As with obstacles, the monsters node should never be omitted from the file and should at least contain a placeholder: <monsters />. Unlike obstacles, however, monsters are dynamic and do not have fixed positions. Moreover, monsters have limited active time during gameplay. The first attribute,lifetime, determines the length of the fall during which the monster will be visible in the viewport. With the y attribute as the Y-based position at which the monster appears, at the y+lifetime position the monster simply flies away if not killed.

The scale attribute carries the same purpose as the one for the obstacle—normalized texture size relative to the size of the original image file. As such, the level designer does not have to worry about linking the width and height of the monster when resizing and can instead use a percentage-like value to scale the monster up or down, simultaneously modifying both the width and the height with zero stretching.

Nextup are velocityX and velocityY. These two attributes are used to set the motion velocity when the monster is already visible. Instead of being a static shooting entity, the enemy moves on a randomized zig-zag path at the bottom of the screen. The horizontal and vertical displacement—in pixels, per update cycle—is individually set through the values carried by the above-mentioned attributes. If necessary, this functionality can be disabled in the code-behind by assigning a fixed value for the vertical and horizontal movement for all monsters that are being loaded on a given level.

The monster type is an integer value that is translated in a value from the following enum (located in MonsterType.h):

enum class MonsterType

Here is a table that shows the texture associated with each identifier:


































Each monster has three separate textures associated with it. The three textures are cycled inside the update loop for each monster entity when the monster becomes visible, creating the movement effect:


Each monster currently shoots only one type of ammo: a red plasma ball. Be aware, however, that there is a preprogrammed condition in which the last monster in the XML file collection is automatically considered the final boss. This means the scale, maxHealth and lifetime properties must be manually adjusted to reflect the effect. Without doing so, the last monster will, regardless of the XML setting, switch in-game to a triple fireball shot that inflicts three times the damage indicated by the damage attribute:


Each monster can have limited ammo as set by the defaultAmmo attribute. In the case that the ammo is exhausted before the monster expires, the monster will continue its motion at the bottom of the screen without inflicting direct damage to the main character.


These are the least complex entities and only carry an X and a Y position. Given those coordinates, relative to the left margin of the visible area, a button texture is rendered:


Once picked-up, the button counter is increased by one and the meta-score incremented by the value set in the meta tag at the beginning of the level XML as long as the feature is activated in the code-behind.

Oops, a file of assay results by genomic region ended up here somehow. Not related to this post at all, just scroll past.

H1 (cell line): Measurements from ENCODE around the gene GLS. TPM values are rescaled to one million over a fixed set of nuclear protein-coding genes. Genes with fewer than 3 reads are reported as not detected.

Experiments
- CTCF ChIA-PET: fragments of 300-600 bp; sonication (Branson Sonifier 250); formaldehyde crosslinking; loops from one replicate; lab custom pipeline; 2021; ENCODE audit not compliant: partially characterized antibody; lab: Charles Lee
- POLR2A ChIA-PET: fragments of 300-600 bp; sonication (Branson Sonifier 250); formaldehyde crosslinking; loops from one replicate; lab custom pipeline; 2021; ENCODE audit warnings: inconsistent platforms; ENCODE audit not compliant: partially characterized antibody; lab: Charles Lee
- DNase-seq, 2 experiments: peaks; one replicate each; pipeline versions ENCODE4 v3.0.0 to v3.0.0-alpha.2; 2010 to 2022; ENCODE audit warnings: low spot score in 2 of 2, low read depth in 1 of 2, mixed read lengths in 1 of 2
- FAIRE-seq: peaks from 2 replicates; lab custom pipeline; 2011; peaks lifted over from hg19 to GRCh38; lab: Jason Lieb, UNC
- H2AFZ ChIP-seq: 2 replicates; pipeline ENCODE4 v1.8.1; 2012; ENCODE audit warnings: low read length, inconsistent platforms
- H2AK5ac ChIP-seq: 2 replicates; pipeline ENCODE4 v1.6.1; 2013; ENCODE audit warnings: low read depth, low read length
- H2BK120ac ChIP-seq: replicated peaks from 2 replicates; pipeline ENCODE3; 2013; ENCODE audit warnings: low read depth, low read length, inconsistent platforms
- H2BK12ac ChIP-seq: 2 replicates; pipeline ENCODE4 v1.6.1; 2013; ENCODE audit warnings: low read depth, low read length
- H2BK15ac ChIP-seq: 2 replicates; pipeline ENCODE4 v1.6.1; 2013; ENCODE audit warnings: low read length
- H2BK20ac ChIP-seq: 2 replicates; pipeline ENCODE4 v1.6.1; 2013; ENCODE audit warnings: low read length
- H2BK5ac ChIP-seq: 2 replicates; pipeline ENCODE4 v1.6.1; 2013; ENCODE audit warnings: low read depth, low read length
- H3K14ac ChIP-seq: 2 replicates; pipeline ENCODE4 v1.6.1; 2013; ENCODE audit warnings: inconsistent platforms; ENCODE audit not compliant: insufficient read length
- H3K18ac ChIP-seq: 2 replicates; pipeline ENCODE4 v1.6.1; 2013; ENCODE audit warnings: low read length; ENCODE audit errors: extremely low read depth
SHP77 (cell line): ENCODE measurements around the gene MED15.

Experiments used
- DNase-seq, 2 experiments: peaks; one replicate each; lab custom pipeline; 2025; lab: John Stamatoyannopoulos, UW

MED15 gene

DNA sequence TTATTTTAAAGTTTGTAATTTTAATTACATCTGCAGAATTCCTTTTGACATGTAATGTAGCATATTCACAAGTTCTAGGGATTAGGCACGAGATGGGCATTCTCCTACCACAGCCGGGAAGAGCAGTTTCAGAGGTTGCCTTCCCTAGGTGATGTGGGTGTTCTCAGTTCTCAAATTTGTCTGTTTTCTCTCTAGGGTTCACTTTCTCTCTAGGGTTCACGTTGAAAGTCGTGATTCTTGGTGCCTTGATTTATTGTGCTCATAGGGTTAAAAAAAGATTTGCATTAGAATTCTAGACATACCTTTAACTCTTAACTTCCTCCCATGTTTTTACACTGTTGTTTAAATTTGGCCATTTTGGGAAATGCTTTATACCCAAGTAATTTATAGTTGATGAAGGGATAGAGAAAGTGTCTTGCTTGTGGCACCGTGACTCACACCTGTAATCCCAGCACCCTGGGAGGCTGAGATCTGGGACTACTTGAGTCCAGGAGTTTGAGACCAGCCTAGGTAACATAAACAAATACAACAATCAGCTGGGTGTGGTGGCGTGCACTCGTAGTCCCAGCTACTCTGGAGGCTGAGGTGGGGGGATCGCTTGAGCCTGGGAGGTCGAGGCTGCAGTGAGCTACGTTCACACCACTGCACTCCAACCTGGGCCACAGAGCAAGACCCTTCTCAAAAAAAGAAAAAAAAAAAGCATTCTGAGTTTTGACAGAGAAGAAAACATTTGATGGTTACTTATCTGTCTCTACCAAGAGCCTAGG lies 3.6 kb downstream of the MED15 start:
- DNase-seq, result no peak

To make the game more fun, there are bonus elements that can be picked up by the bear in order to enhance its performance or protection. These elements are declared in the <powerups/> collection. First and foremost, it is important to declare whether the power-up is positive or negative. In the current version of FallFury, only positive power-ups are included. Nonetheless, the harness for negative ones is already integrated in the parser. Therefore, the category attribute should be set to 1 if the power-up has a positive effect and 0 for a negative effect. This value will only have an effect over the sound played when the bonus is collected.

The power-up type can be one of the following (enum located in PoweupType.h):

enum class PowerupType
    HEALTH = 0,
    HELMET = 1,
    PARACHUTE = 2,
    BUBBLE = 3,
    CAPE = 4,
    AXE = 5,
    BOOMERANG = 6,
    HAMMER = 7,
    KNIFE = 8,
    PLASMA_BALL = 9,
    CIRCLE = 10


The table below shows the power-up texture appearance. Behaviors are already defined in the game and influenced by only the effect and lifespan (seconds) attributes:


Restores the character health, incremented by the value in effect. The lifespan attribute is ignored.



Adds a helmet to the bear, setting the maximum health to the effect value. Active for the duration of lifespan.



Slows down the fall of the bear, setting the descent velocity to the effect value. Active for the duration of lifespan.



Wraps the character in a protective bubble, setting the maximum health to the value of the effect attribute. Active for the duration of lifespan.



Accelerates the descent by multiplying the velocity by the value of effect. Active for the duration of lifespan.



Sets the current character weapon to an axe. The damage is determined by the effect attribute and lifespan is ignored.



Sets the current character weapon to a boomerang. The damage is determined by the effect attribute and lifespan is ignored.



Sets the current character weapon to a hammer. The damage is determined by the effect attribute and lifespan is ignored.



Sets the current character weapon to a knife. The damage is determined by the effect attribute and lifespan is ignored.



Sets the current character weapon to a plasma ball. The damage is determined by the effect attribute and lifespan is ignored.


CIRCLE is a helper power-up that has no effect on the bear and is instead used as an additional texture overlay along with any other power-up in order to create a pulsating circle effect.


FallFury ships with a dozen of sample levels that showcase all of the elements described in the article. At the moment, a level editor is in the works, but it isn’t too complicated to build XML files manually. To do so, you need to consider the pixel-based locations and ensure that they’re all in the visible area—the game engine will automatically handle all other displacements and adjustments.